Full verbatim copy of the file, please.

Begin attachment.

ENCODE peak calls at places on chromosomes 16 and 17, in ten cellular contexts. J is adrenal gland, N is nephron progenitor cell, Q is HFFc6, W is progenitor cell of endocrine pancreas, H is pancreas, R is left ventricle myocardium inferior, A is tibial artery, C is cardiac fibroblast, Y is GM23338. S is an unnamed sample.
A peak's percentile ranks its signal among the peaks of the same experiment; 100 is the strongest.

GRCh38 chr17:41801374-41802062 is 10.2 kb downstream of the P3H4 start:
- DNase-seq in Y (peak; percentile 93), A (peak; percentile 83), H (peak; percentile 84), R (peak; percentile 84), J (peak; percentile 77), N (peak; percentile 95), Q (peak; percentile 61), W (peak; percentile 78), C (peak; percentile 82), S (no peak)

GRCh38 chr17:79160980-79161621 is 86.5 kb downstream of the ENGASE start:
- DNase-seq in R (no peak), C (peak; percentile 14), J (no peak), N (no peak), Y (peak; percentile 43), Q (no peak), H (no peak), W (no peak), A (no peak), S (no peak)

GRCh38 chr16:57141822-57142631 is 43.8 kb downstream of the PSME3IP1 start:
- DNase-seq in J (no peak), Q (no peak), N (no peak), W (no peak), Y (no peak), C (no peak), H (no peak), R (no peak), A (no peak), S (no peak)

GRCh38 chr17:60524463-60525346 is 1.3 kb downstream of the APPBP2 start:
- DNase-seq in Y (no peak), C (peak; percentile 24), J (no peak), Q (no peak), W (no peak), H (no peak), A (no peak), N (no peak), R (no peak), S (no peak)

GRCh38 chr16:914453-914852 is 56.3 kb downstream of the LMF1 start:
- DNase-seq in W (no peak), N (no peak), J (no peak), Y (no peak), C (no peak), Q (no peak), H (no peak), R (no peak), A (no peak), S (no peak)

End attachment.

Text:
ENCODE peak calls at places on chromosomes 16 and 17, in ten cellular contexts. J is adrenal gland, N is nephron progenitor cell, Q is HFFc6, W is progenitor cell of endocrine pancreas, H is pancreas, R is left ventricle myocardium inferior, A is tibial artery, C is cardiac fibroblast, Y is GM23338. S is an unnamed sample.
A peak's percentile ranks its signal among the peaks of the same experiment; 100 is the strongest.

GRCh38 chr17:41801374-41802062 is 10.2 kb downstream of the P3H4 start:
- DNase-seq in Y (peak; percentile 93), A (peak; percentile 83), H (peak; percentile 84), R (peak; percentile 84), J (peak; percentile 77), N (peak; percentile 95), Q (peak; percentile 61), W (peak; percentile 78), C (peak; percentile 82), S (no peak)

GRCh38 chr17:79160980-79161621 is 86.5 kb downstream of the ENGASE start:
- DNase-seq in R (no peak), C (peak; percentile 14), J (no peak), N (no peak), Y (peak; percentile 43), Q (no peak), H (no peak), W (no peak), A (no peak), S (no peak)

GRCh38 chr16:57141822-57142631 is 43.8 kb downstream of the PSME3IP1 start:
- DNase-seq in J (no peak), Q (no peak), N (no peak), W (no peak), Y (no peak), C (no peak), H (no peak), R (no peak), A (no peak), S (no peak)

GRCh38 chr17:60524463-60525346 is 1.3 kb downstream of the APPBP2 start:
- DNase-seq in Y (no peak), C (peak; percentile 24), J (no peak), Q (no peak), W (no peak), H (no peak), A (no peak), N (no peak), R (no peak), S (no peak)

GRCh38 chr16:914453-914852 is 56.3 kb downstream of the LMF1 start:
- DNase-seq in W (no peak), N (no peak), J (no peak), Y (no peak), C (no peak), Q (no peak), H (no peak), R (no peak), A (no peak), S (no peak)